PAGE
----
Library employee sees move as part of a pattern of censorship
Anoka County is being accused of censorship after a memo to library staff prohibited public messaging around Pride or Black Lives Matter in June.
Anoka County Library communications manager Erin Straszewski sent the memo to employees May 26 regarding public messaging options and displays.
“County guidance is that we will not have public messaging around Pride and Black Lives Matter month,” Straszewski’s memo said. “If you would like to do a display celebrating diversity in our community in honor of one or both of these themes, you may do so through a lens celebrating diversity on a broader spectrum.”
June is widely recognized as Pride month to celebrate the LGBTQ+ community and commemorate the Stonewall riots of 1969. The month is also considered Black Lives Matter month, in remembrance of Black people who have been killed by members of law enforcement.
It is not immediately clear who at the county gave the direction referred to in the memo.
The memo says appropriate messaging could include June being Great Outdoors Month, National Camping Month and Audiobook Appreciation Month.
Josiah Cox, a county library employee, posted the memo to Facebook June 14, saying “the choice to exclude these groups amounts to targeted disenfranchisement.”
Cox, who is speaking as a resident of Anoka County and not on behalf of the library system, told ABC Newspapers the message made him feel “othered.” As someone who is bisexual, he said the LGBTQ+ community’s representation isn’t valued by the county he serves.
He called the memo “anti-library.”
“I do not believe that the library itself ... is communications for the county,” Cox said. “I believe it’s a public resource for information. ... It’s about sharing ideas with the community and having them available, no matter what the topic is.”
In a statement about the controversy, the county maintained the library system is inclusive of everybody, regardless of background or political beliefs.
“Part of being welcoming to everyone is providing an environment that is neutral and safe,” the statement reads. “As a branch of county government, the Anoka County Library does not promote certain groups of people over others, whether it be in terms of race/ethnicity, religion, sexual orientation, political beliefs or other aspects.”
The statement goes on to say that the county wants to promote diversity in a more general, wide-ranging sense rather than promoting two specific groups — the LGBTQ+ and Black communities.
“Those who walk through the doors of Anoka County Library buildings, browse online offerings, or interact with Library staff are able to access many Library resources that can broaden their perspectives,” the statement reads. Therefore, the county aims to provide “comprehensive and diverse” information to county residents to make library system “an integral resource to patrons.”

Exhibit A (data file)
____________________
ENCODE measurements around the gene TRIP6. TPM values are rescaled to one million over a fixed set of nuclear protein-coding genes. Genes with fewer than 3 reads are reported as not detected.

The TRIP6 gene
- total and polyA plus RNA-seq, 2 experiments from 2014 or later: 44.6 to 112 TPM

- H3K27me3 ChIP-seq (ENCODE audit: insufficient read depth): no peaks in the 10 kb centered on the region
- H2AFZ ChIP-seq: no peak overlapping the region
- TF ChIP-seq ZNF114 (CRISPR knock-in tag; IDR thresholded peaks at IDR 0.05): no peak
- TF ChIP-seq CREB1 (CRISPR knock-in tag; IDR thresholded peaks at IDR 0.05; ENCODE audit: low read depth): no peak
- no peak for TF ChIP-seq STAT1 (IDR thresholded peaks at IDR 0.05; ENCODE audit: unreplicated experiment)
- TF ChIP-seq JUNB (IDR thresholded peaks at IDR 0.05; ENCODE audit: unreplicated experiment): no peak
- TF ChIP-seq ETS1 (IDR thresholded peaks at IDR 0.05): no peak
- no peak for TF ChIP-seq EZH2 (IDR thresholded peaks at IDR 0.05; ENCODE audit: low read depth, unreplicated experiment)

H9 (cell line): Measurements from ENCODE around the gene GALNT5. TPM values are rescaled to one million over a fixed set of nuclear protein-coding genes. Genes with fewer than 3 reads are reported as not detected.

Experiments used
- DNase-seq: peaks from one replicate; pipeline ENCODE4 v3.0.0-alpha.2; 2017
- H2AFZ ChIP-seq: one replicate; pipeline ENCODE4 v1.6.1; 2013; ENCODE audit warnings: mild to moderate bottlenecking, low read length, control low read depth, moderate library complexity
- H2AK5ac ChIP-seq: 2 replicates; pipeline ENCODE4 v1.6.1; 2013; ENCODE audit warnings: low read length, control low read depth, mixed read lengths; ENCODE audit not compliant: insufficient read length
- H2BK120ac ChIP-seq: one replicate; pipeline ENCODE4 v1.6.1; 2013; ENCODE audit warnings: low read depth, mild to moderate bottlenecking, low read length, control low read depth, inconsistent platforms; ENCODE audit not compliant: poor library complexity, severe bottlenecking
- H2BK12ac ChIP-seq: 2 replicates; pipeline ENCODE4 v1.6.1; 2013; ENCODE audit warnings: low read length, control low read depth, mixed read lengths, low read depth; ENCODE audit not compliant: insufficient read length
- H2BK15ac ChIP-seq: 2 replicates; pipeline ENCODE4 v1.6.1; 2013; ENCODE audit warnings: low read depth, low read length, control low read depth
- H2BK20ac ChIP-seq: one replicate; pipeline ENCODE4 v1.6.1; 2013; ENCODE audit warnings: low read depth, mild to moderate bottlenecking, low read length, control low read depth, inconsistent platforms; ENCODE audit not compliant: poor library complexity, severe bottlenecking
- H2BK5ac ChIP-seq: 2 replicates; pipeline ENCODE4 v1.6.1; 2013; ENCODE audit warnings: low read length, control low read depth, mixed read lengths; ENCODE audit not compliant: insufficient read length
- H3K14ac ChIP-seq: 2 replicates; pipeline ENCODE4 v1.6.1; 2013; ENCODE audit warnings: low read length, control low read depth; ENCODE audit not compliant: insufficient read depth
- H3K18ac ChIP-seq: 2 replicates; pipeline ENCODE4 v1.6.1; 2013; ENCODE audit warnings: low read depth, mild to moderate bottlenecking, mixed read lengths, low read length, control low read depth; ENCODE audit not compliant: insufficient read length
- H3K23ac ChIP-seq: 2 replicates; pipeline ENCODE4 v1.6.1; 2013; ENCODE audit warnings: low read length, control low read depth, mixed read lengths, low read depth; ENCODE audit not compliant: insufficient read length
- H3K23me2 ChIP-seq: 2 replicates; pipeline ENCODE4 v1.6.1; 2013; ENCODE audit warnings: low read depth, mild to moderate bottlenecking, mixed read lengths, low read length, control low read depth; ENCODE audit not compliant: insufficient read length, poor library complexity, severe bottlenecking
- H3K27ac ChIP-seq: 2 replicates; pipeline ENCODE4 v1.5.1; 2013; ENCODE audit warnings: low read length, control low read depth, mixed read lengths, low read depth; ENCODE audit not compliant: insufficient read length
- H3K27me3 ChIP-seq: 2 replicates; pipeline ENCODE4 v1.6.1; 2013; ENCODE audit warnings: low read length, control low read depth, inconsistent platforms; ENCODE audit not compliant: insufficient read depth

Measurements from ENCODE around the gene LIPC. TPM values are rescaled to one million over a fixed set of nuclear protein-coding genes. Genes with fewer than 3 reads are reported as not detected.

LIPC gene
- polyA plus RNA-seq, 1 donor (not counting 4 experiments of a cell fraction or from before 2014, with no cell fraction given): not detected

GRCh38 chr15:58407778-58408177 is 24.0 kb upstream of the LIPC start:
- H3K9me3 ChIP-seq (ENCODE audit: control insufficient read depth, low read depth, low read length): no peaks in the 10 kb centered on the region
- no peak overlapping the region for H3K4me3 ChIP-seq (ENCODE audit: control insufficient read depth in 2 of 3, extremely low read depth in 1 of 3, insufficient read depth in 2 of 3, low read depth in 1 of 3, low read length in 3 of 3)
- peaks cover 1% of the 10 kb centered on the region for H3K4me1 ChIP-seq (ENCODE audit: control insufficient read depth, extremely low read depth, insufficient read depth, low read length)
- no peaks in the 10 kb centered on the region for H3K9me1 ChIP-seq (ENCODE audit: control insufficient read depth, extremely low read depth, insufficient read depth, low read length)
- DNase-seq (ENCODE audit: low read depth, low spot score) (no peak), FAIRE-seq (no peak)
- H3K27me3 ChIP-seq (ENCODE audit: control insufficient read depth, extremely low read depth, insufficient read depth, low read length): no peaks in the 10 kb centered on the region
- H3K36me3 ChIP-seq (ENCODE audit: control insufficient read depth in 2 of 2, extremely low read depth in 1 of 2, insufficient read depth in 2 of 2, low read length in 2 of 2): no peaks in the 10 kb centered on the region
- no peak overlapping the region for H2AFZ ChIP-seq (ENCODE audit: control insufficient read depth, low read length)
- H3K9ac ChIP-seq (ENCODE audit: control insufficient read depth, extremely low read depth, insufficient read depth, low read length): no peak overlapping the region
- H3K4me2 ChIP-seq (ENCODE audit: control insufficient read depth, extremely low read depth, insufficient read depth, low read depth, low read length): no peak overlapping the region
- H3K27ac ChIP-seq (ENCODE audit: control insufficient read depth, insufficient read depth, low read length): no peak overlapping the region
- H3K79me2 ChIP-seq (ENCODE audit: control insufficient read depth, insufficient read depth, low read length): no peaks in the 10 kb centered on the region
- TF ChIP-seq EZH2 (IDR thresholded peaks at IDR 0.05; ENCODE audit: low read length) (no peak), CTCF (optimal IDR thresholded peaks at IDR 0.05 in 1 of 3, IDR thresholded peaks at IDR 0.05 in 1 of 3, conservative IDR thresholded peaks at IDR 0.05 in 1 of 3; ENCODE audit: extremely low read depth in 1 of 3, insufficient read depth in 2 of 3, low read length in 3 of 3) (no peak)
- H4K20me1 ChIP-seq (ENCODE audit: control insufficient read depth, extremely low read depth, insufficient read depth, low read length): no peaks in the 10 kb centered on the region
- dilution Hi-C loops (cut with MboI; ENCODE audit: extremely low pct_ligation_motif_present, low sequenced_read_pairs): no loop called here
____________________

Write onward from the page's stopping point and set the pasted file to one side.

Cox said removing messaging surrounding two specific groups because it’s “too political” for some is no longer neutrality.
And to not allow displays surrounding Pride month is not welcoming, Cox said.
“To say, ‘But you’re still welcome here, you’re still part of this, but we’re not going to celebrate you, we’re not going to allow that to be relevant to your experience,’ that is targeted disenfranchisement,” Cox said. “They chose to, in the guise of celebrating diversity, betray that message itself. ... They need to do better.”
Commissioner Mandy Meisner wrote on Facebook that ignoring the comments in the memo is not an option. She believes the County Board should discuss the issue, because the board gives direction to the county administrator, who gives direction to the library staff.
“To my knowledge, the full board has never discussed what words, history or events are allowed for our Libraries to use,” Meisner wrote.
Not the first time
Cox has worked for the Anoka County Library System for more than four years as a library services assistant.
He said there’s a history of similar censorship, particularly when highlighting marginalized groups through messaging some might consider political. For instance, library staff were told to take down a display with the words “stop Asian hate” and replace it with a more generalized message that diversity is beautiful, Cox said.
Last year after the murder of George Floyd in Minneapolis, a library had a display with the message “Black stories matter,” with books from Black authors. Cox didn’t see the display as political or controversial, but instead as a means of celebrating Black authors and their stories.
The county asked for the display to be taken down, Cox said.
“Black authors matter and should be represented, especially in Anoka County,” Cox said.
The libraries have put up displays for Black History Month and Women’s History Month in February and March respectively, Cox recalled.
After the May 26 memo went out, the library system did get approval from the county to have displays focusing on LGBTQ+ topics and the Black community, Cox said, as long as they don’t include the words Pride or Black Lives Matter.
Cox, along with other Facebook users, called for action from the County Board and administration. He wants residents to contact their board representatives.
Ultimately, he wants to see the County Board to create policies that he believes better align with a commitment to diversity and inclusion.
Cox said he isn’t trying to cast blame on anyone specifically, saying Straszewski was simply performing her job and passing on information she received.
“I would hope that [county administration] reflect on this,” Cox said. “I would just want the county admin to work with the board on defining their policies — as they are local government — to be respectful of the library.”